Another Alpha Opportunity Bites the Dust

In 1998, Charles Ellis wrote “Winning the Loser’s Game,” in which he presented evidence that while it is possible to generate alpha and win the game of active management, the odds of doing so were so poor that it’s not prudent for investors to try. At the time, roughly 20 percent of actively managed mutual funds were generating statistically significant alphas (they were able to outperform appropriate risk-adjusted benchmarks). Today, that figure is much lower—about 2 percent (even before considering the impact of taxes). In our 2015 book, “The Incredible Shrinking Alpha,” my co-author Andrew Berkin and I described several major themes behind this trend toward ever-increasing difficulty in generating alpha:

  • Academic research is converting what once was alpha into beta (exposure to factors in which you can systematically invest, such as value, size, momentum, and profitability/quality). And investors can access those new betas through low-cost vehicles such as index mutual funds and ETFs.
  • The pool of victims that can be exploited is persistently shrinking. Retail investors’ share (stocks held in their brokerage accounts) of investment dollars had fallen from about 90 percent in 1945 to about 20 percent by 2008. Surely, it is much lower today And their share of trading is today is only about 10 percent.
  • The amount of money chasing alpha has dramatically increased. For example, 20 years ago, hedge funds managed about $300 billion; today it is about $3 trillion.
  • The costs of trading have fallen dramatically, making it easier to arbitrage away anomalies.
  • The absolute level of skill among fund managers has increased—the competition has gotten tougher.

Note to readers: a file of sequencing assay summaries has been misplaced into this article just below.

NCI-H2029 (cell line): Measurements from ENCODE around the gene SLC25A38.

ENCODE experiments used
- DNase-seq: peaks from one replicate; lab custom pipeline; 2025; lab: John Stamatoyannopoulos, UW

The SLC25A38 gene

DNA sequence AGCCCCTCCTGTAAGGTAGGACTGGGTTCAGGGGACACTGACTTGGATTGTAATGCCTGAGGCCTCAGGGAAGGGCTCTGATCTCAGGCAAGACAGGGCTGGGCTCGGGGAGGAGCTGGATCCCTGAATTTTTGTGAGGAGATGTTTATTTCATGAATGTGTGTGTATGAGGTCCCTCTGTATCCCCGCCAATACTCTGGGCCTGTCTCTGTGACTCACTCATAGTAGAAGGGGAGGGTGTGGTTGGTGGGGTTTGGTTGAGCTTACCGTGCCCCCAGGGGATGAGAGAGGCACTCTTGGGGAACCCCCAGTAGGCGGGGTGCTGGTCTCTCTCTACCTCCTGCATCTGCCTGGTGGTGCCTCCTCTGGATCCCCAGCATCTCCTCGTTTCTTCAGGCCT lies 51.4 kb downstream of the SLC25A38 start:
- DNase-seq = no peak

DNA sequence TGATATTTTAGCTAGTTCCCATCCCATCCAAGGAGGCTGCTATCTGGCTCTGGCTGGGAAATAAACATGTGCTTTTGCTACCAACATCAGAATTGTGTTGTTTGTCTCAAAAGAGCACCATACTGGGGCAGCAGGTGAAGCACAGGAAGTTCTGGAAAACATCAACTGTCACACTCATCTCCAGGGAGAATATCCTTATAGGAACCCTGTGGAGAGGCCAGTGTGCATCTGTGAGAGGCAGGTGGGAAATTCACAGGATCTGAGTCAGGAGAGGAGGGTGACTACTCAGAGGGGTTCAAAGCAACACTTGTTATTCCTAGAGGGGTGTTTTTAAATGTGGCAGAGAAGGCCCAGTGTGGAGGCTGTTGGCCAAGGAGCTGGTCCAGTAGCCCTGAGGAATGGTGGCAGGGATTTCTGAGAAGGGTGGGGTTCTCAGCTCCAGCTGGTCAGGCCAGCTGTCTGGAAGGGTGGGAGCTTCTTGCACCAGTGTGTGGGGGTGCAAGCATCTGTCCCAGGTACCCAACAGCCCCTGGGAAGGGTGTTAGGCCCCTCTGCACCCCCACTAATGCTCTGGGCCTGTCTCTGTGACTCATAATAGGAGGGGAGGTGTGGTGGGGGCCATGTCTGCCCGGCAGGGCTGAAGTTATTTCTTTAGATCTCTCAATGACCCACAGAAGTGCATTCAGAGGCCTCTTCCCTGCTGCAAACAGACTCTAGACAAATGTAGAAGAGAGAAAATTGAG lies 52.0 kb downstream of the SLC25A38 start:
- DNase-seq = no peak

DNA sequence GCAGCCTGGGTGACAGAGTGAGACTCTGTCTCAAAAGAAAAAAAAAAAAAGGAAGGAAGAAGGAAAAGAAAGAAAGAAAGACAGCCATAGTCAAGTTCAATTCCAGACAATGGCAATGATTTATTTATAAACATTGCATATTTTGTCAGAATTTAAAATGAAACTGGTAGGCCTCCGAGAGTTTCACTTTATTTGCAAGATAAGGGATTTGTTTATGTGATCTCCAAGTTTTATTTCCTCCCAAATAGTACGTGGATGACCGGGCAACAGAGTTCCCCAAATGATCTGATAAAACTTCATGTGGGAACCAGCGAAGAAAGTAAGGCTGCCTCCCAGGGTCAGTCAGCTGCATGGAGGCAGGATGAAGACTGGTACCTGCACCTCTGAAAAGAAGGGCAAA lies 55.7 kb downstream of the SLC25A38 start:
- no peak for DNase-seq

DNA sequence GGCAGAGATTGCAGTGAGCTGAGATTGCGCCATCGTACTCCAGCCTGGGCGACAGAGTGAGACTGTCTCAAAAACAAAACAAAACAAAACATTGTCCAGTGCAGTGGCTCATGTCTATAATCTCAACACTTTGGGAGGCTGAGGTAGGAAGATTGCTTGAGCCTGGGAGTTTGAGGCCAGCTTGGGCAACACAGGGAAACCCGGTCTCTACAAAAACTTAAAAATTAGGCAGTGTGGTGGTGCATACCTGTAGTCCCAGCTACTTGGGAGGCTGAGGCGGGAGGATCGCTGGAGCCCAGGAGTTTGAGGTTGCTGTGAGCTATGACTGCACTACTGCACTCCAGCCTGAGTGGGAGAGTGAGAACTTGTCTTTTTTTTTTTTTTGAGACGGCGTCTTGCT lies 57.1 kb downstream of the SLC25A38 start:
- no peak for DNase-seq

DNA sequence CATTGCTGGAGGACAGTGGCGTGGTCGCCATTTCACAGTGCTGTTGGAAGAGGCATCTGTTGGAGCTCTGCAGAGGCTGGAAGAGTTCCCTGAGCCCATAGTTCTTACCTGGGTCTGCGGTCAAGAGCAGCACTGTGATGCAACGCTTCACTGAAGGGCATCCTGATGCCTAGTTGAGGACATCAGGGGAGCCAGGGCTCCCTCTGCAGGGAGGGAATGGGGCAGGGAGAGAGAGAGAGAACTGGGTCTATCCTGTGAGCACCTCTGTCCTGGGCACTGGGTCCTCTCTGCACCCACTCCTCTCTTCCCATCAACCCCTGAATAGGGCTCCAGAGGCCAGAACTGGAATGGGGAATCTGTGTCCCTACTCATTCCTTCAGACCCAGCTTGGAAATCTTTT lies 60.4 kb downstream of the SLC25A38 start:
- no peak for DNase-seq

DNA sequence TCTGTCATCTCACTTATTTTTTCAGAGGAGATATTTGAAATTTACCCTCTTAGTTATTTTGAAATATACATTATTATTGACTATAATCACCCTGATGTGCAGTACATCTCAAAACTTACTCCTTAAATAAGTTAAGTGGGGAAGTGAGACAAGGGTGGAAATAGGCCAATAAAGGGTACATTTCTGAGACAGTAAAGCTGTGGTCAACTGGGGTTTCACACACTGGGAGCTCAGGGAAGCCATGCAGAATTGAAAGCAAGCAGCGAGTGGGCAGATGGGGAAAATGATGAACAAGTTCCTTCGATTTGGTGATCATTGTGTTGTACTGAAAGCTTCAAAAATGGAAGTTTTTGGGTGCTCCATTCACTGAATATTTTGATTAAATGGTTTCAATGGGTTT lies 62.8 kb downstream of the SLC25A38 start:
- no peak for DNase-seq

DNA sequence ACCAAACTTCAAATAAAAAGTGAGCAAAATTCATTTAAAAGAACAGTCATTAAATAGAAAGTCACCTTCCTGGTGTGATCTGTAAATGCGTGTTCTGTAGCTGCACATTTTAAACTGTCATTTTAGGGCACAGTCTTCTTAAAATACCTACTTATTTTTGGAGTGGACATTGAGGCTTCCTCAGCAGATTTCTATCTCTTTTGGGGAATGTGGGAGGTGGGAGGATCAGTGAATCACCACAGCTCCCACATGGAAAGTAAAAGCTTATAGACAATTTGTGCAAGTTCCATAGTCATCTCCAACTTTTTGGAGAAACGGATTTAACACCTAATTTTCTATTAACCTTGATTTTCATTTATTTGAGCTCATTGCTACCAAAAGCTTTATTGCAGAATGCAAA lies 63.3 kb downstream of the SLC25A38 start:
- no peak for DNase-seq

These trends have contributed to the decline in the ability of active managers to generate alpha. In his wonderful book “Adaptive Markets: Financial Evolution at the Speed of Thought” Andrew Lo, while acknowledging that the markets are not perfectly efficient, described the process by which markets adapt, becoming ever more efficient as entrepreneurs exploit inefficiencies (anomalies) post-publication—the adaptive markets hypothesis.

Latest Evidence of Increased Market Efficiency

Anthony A. Renshaw, author of the paper “The Weakening Index Effect,” published in the Summer 2020 issue of the Journal of Index Investing, provided us with another example of shrinking/disappearing anomalies, increasing the hurdles active managers face in their attempts to generate alpha. The Index Effect is the phenomenon where stocks that are added to an index experience positive excess returns in the days before being officially added, while stocks that are removed from an index experience negative excess returns. Renshaw noted that the Index Effect has been documented since S&P first started announcing index changes in advance in October 1989. Following is a summary of his findings: